A research fellow at the University of Johannesburg (UJ), Dr. Edwin Coleman, says Ghana’s Anti-LGBT bill has no strong justifications to stifle the individual rights of people in the country.

According to him, all arguments raised to support the bill are not steeped in science and thus provide a weak base to stifle the basic human rights of a group of people.

Speaking on JoyNews’ The Law, the Researcher explained that “the state can intervene in fundamental human rights. No doubt about it.

“But my case is if we want to restrict human rights, if we want to restrict the individual rights, we need to ensure that we have a justification that is properly grounded in science. I don’t see anything like that in this case, I don’t see anything like that in this one.”

He said, “For instance, in the memorandum, they stated that 18.1% in terms of HIV infection is from same-sex people; logically what about the other 81%?”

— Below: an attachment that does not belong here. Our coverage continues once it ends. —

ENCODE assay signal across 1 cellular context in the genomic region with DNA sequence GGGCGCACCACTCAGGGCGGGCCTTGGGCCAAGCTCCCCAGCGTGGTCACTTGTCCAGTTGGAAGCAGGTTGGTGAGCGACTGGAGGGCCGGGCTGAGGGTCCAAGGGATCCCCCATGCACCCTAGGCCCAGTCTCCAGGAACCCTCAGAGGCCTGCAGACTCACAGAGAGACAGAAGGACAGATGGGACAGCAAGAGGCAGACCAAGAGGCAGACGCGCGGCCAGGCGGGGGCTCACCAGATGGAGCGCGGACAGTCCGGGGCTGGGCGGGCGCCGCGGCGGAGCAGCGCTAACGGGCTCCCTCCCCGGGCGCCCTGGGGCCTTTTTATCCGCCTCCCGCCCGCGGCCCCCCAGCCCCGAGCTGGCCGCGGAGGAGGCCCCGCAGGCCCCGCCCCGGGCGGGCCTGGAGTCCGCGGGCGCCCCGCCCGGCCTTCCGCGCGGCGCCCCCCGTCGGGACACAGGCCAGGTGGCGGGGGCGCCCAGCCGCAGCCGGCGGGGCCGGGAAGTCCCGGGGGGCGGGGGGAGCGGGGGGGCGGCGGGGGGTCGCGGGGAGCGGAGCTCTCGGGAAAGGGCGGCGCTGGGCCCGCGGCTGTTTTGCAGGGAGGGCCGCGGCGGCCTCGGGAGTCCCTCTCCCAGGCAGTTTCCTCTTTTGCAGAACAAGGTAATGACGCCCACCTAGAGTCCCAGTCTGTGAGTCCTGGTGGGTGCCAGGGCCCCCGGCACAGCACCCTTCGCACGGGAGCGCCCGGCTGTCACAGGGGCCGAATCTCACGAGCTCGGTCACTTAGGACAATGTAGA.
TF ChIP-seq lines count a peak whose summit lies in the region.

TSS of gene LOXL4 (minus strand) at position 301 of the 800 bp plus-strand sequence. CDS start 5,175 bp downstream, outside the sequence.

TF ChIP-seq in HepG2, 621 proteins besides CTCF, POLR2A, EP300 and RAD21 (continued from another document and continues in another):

Dr. Coleman stated that without an extensive scientific justification for the bill, it would be out of order to go ahead and adopt it as law.

“If you look at the memorandum and the bill carefully, my position is clear, we can restrict whatever that we want to restrict, but if that restriction is not well-grounded and justified, the fact that the constitution says we can justify fundamental human rights doesn’t mean you can just take anything from anywhere to say that yes, this fits within our social-cultural values, let us use it to restrict fundamental rights,” he concluded.